Presentation Paradigm

If I were to write a book, a title would be: "Out of the Presentation Box" or "Presentation Shift" or "The Next Level of Presentations". Let me know your idea after reading this blog!


Every person loves what they already know or at least likes to stick to what they already know rather than change and experiment. It is no different with presentations. My clients, schools and new trainees: everyone is used to falling back on the first templates of PowerPoint... always the same structure; opening slide with title, date and logo, introduction, agenda and bullets!

Of course, this is not surprising. After all, we are taught it from an early age. 'This is how you are supposed to construct a talk about rabbits'.

My mission is to break the existing paradigm about presentations. Anyone can make effective and beautiful, or even 'next level', presentations. But then we have to break away from fixed, ingrained patterns! Why? The world is flooded with information and to 'survive' we all make an increasingly rigorous selection in what we take in. How do you maximise your value to your audience? Besides your interesting content, surprising form has also become increasingly important.

"You make things better by making better things"

Mockup - Presentation Canvas


The Speakers Club presentation canvas© gets you thinking!

What message do you want to convey, how do you connect with your target audience and what resources do you deploy? Fill the canvas with your own content!

What is your next level?



When you make a presentation, you always spend a lot of time focusing on it. You are looking to create a shared memory with your audience. Such a memory is the start of your impact. Thanks to a positive or moving memory, you have contributed in any case. Only then will the audience take different or better decisions thanks to your presentation. Your impact echoes in how they remember you and your message.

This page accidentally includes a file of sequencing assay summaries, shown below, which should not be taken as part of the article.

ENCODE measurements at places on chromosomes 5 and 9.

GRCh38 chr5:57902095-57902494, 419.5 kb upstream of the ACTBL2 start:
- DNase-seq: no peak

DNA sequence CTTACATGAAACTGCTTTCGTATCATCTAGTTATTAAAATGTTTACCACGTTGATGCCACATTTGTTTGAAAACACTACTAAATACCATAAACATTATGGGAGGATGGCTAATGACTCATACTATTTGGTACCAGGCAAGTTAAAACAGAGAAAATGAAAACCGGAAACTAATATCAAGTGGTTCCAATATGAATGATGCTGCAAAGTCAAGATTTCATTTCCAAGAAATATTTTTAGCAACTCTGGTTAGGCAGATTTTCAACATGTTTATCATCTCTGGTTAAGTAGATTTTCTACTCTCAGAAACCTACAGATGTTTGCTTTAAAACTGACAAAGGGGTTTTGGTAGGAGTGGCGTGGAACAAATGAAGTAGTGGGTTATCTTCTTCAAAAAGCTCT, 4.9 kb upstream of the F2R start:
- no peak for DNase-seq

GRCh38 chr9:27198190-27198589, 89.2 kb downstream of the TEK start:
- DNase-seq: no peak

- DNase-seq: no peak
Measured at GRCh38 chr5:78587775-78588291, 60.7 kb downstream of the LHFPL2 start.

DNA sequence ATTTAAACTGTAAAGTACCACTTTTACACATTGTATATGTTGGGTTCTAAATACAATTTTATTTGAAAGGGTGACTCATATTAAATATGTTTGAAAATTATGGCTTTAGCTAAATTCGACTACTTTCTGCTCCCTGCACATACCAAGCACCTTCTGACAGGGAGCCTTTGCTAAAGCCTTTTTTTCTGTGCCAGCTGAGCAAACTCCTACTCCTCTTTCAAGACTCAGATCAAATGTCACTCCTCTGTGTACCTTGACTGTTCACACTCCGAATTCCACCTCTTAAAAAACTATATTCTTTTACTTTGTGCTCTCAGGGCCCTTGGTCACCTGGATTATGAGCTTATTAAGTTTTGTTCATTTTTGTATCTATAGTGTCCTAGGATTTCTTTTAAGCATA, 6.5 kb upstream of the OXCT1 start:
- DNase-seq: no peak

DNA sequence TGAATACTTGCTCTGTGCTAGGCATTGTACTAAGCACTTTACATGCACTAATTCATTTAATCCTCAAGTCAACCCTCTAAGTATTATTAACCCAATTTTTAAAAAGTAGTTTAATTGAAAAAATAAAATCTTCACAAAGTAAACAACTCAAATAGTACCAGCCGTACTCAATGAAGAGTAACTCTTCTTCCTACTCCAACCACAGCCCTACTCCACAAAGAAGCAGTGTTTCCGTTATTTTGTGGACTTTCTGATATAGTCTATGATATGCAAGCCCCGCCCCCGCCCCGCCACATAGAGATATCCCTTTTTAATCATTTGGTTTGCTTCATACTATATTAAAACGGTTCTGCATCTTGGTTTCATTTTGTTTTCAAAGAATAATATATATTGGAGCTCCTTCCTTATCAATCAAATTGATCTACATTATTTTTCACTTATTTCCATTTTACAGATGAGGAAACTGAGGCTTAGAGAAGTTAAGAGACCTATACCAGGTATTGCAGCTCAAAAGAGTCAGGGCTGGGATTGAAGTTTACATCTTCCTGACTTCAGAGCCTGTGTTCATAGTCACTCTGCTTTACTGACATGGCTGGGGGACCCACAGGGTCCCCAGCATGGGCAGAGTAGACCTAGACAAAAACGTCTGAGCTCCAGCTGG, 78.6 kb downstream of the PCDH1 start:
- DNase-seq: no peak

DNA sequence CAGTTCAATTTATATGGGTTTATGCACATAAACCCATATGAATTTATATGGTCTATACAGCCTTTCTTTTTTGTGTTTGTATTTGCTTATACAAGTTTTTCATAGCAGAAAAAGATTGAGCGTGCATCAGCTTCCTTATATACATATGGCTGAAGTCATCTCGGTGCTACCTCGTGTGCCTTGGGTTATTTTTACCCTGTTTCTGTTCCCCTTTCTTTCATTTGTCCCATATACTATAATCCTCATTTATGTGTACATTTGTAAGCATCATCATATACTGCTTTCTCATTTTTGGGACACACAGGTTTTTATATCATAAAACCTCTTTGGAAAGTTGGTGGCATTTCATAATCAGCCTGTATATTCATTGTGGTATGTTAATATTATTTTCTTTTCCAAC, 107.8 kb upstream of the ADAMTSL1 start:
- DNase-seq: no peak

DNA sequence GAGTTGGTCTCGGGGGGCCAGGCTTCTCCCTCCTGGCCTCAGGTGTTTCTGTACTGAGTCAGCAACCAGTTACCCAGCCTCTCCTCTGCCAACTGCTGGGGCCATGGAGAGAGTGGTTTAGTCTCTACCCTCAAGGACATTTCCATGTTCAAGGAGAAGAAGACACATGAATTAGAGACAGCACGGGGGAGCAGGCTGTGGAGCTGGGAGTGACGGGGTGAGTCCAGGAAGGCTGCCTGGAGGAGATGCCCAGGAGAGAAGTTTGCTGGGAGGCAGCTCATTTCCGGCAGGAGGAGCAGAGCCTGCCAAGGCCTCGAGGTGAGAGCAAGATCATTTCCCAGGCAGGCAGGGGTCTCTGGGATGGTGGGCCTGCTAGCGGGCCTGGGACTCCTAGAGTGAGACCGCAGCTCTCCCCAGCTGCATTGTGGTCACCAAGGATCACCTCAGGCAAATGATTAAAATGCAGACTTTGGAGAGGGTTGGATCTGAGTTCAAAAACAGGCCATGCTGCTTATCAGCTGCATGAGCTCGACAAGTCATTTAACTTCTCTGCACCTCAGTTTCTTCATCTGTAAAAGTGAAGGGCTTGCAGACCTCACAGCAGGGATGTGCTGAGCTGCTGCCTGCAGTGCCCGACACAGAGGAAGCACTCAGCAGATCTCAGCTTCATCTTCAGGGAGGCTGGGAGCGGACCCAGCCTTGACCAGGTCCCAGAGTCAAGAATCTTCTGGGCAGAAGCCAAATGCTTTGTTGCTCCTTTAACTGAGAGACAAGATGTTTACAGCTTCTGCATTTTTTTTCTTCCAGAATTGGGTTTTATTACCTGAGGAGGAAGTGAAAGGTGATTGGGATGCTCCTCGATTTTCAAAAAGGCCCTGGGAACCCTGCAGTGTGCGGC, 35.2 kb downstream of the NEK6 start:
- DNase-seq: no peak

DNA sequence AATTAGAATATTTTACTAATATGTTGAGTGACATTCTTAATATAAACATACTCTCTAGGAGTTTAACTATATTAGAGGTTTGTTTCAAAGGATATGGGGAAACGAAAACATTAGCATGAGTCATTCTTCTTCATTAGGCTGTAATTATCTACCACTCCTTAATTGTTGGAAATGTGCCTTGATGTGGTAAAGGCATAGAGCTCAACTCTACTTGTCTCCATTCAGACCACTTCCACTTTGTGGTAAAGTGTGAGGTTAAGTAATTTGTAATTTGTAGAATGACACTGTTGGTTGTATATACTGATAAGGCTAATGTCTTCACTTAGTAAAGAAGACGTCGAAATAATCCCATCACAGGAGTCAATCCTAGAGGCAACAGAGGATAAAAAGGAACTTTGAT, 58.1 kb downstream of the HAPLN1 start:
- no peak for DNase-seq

So the question is, what exactly do you need to create memories? Think for yourself, what do you remember after a presentation at an event, seminar, workshop, training or meeting? Very little, right?


    Introduce new information to keep brains stimulated. In the book 'Talk like Ted', author Carmine Gallo calls this 'novelty'.

    Use an element the audience will not expect. This will keep their brains stimulated. You can choose to interact with audience members.

    Present content that creates emotional impact, humour, a tear and amazement. Think, for example, about how to stimulate senses. Smell? Taste? At the Food Inspiration Days, they do this during all their events!

    Prime their brains. Brains also like to know what they can anticipate. So take your audience with you by providing structure and preparing them for what is to come. Even then, you will hold their attention and content will stick better.

    Vary in content. So use both audio (play a sound clip) and moving images (cinemagraphs). Maybe we just need to bring more theatre into the business setting? Make content come alive and trigger your audience's brain. A great example is Guido Weijers' New Year's Eve speech.